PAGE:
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Pavlovian Conditioning: Teaching Your Dog New Tricks

Pets & Animals

Our habits are shaped by the repetition of daily tasks that we grew accustomed to over the years. Often, we’re not even aware of them until somebody else points it out. How we acquire these behaviors, patterns, or habits, whether simple or complex, can be explained by Pavlov’s Classical Conditioning.

This same concept can also explain how domesticated dogs can learn new tricks when given appropriate stimulation and adequate repetition. Learn more about this conditioning and how it will work on teaching your dogs some cool new tricks.

Table of Contents:

What is Classical Conditioning?

What are the general rules in training your dog?

  • Training should be enjoyable
  • Start with the basics
  • Train with positive rewards
  • Use his favorite treats
  • Start in a quiet area first

Top 5 quick and easy dog tricks to teach

  • Sit
  • High five
  • Rollover
  • Dance
  • Fetch

What is Classical Conditioning?


Classical conditioning was discovered accidentally by a Russian physiologist named Ian Petrovich Pavlov back in 1890. Owing to this, it is also often called the Pavlovian theory of behavior.

In his study with dogs, he predicted that they would exhibit the unconditioned response of salivation when food was offered, but what he didn’t expect was that he rather observed that salivation happens way before the food is provided. Just by hearing the footsteps of the assistant that was bringing their food, these dogs are already starting to drool.

He then discovered that it doesn’t matter what or who for as long as there is an association between that event or person to food, then it would trigger the same response among dogs. This piece of information prompted him to devote his life to understanding this conditioning.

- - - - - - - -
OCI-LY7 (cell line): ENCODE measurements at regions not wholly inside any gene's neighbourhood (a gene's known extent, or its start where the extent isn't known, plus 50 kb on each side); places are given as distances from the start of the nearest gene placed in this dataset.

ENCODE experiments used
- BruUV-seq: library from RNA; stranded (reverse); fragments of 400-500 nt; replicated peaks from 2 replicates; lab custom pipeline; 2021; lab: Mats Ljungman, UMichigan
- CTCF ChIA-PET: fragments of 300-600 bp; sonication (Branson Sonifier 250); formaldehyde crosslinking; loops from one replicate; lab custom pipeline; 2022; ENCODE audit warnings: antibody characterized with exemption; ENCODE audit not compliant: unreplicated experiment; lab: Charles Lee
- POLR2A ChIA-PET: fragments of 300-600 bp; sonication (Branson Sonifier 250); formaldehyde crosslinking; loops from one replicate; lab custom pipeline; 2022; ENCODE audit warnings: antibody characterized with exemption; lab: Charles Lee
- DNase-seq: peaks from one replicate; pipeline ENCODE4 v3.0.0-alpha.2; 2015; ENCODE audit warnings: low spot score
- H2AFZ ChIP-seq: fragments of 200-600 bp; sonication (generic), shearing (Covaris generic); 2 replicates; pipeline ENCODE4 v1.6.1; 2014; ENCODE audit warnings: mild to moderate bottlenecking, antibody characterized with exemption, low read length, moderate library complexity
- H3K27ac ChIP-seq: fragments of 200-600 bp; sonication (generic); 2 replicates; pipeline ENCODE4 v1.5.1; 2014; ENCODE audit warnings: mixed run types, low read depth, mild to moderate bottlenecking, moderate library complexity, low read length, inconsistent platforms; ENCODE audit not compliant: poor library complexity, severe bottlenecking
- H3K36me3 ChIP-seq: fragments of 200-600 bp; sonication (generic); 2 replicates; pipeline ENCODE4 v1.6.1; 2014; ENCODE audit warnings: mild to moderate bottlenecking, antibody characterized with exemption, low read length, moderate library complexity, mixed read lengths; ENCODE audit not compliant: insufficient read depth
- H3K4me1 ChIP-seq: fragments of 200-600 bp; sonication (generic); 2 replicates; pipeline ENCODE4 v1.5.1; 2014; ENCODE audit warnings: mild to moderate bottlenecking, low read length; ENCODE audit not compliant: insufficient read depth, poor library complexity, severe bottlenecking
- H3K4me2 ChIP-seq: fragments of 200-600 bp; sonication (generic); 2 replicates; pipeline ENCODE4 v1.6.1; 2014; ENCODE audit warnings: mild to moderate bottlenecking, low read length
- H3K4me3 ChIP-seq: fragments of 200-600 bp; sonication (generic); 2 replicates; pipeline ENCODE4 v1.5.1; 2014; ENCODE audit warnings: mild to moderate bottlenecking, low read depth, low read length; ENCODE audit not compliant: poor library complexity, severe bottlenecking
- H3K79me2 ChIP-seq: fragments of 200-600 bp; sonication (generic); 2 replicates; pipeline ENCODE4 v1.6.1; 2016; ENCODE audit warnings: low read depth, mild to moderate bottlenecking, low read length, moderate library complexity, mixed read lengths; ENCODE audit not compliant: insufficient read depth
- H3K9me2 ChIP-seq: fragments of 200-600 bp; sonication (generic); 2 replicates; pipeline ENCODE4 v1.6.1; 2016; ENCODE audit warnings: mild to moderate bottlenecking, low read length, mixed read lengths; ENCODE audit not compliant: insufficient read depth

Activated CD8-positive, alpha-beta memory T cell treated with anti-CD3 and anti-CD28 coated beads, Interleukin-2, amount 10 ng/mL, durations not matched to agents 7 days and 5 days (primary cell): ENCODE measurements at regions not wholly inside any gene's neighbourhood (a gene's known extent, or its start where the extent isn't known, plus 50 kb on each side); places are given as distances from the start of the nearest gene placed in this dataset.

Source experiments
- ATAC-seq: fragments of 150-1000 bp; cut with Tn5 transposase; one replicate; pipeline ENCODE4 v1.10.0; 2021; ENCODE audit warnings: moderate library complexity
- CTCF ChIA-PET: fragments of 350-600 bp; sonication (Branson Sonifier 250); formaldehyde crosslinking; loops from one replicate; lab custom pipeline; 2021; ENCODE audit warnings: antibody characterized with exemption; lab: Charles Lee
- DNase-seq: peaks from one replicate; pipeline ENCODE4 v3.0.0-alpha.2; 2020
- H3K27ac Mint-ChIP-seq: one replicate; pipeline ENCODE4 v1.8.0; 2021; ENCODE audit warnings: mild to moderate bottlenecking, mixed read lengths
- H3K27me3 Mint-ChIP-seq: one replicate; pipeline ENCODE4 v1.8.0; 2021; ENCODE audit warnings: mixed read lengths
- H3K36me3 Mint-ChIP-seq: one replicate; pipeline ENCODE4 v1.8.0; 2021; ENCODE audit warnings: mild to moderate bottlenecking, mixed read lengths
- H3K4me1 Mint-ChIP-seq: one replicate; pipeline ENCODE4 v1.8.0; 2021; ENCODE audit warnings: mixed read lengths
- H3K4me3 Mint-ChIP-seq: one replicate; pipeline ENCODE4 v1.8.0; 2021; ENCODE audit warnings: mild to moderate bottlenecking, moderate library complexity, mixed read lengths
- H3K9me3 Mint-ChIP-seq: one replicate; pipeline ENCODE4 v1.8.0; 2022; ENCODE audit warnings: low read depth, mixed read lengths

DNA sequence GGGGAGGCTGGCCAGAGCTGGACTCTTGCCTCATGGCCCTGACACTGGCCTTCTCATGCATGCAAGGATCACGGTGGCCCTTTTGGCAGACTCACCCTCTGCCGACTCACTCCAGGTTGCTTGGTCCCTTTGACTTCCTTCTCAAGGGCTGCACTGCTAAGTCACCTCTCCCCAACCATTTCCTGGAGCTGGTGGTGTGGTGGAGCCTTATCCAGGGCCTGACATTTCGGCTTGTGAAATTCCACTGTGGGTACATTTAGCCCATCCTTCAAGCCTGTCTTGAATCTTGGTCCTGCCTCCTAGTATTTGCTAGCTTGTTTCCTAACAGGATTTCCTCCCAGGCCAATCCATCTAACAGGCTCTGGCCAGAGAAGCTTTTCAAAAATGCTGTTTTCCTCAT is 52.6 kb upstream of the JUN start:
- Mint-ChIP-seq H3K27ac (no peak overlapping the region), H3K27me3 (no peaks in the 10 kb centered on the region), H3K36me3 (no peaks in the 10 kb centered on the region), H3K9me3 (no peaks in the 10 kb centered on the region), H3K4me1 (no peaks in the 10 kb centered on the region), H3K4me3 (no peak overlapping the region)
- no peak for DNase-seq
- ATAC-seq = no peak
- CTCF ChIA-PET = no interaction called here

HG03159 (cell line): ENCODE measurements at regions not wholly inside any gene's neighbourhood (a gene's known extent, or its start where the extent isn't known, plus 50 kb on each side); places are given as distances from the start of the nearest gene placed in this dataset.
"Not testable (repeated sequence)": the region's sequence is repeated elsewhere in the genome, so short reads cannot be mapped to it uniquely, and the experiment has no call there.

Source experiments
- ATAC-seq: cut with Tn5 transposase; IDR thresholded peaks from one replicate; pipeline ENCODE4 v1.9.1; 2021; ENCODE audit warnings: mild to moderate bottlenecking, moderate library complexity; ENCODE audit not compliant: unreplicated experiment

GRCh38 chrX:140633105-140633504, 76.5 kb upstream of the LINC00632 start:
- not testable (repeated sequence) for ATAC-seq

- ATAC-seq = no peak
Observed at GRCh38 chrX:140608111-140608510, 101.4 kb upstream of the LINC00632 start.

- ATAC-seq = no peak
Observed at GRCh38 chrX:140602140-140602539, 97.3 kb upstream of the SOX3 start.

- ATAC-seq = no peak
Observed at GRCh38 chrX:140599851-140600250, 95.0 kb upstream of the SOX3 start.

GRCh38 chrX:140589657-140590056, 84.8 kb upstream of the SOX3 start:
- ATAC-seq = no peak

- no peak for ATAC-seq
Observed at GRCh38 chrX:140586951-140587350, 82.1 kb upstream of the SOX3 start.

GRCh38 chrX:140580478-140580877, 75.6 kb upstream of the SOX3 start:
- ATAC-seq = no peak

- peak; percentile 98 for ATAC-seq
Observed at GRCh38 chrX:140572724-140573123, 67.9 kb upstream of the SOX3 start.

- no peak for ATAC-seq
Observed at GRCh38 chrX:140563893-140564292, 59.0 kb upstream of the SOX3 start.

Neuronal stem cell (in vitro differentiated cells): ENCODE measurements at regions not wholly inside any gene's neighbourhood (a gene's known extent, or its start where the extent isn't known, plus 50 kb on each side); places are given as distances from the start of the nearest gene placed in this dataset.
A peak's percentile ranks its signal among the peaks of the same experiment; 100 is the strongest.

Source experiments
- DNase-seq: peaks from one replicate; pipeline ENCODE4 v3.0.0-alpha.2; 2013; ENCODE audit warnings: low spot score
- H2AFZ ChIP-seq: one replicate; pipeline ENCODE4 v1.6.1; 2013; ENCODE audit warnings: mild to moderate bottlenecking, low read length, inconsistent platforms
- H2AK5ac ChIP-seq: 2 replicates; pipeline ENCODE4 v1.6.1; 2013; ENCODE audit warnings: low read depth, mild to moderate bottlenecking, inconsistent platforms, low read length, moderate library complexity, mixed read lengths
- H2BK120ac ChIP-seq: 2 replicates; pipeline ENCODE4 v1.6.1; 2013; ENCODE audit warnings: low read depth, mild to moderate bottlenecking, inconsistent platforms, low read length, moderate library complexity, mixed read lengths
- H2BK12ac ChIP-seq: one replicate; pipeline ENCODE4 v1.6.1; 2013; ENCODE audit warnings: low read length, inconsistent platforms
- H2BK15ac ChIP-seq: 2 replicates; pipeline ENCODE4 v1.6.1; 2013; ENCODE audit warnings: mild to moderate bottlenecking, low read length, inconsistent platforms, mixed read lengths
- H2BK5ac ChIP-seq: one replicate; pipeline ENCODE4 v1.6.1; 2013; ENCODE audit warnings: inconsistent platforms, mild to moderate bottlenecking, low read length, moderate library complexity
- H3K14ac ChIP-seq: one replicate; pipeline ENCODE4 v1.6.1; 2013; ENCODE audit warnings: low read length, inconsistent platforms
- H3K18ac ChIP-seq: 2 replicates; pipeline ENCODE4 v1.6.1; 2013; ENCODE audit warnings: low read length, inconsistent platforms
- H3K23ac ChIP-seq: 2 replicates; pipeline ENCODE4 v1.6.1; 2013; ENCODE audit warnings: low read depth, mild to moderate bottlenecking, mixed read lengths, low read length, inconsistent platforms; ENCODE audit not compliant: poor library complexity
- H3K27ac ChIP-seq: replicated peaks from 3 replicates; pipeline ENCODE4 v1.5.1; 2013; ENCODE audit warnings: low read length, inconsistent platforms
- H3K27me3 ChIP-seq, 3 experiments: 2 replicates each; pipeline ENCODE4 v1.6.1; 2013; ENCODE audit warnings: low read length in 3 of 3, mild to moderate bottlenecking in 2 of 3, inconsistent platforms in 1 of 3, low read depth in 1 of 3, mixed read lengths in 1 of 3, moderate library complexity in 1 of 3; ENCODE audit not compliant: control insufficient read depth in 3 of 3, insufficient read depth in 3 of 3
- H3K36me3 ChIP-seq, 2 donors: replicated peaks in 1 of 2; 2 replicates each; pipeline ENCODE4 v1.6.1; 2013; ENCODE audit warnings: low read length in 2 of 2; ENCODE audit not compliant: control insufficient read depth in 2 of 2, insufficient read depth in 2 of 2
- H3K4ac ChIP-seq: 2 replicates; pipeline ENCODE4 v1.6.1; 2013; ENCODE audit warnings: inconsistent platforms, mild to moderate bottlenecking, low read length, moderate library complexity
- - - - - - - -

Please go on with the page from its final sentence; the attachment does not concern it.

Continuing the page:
This theory states that behavior can be conditioned due to its association of the unconditioned stimuli (US) with conditioned stimuli (CS). In his experiment, dog food was the US, and the bell’s ringing was the CS. So, the dogs were conditioned to associate the bell ringing with food. So, whenever they now hear the bell ring, they’ll start to salivate in anticipation of food.

By learning this concept, you’ll understand why in most dog training videos you see online, when certain actions are asked of them to perform, treats have to be given afterward.

What are the general rules in training your dog?

There are quite a few rules you need to follow when training your dog. Here are the general ones you should always keep in mind:

Training should be enjoyable – you and your dog should be able to enjoy your routine. Keep each session short, about 5-10 minutes, so as not to lose your dog’s attention over time. Offer treats or rewards accordingly, too. If your dog is not performing the command, you ask for several attempts, withdraw the treat. Then reward them if they do follow you. End each session positively by issuing a final command like “release.” It could be anything as long as it’s unique or makes sense between you two.

Start with the basics – your dog should be able to follow basic commands like sit, come, down, and stay. Remember, the more complex the task, the harder it is to keep your dog’s motivation going. So, you have to consider three aspects here: (1) the complexity of the task, (2) your dog’s motivation, and (3) the amount of reward given.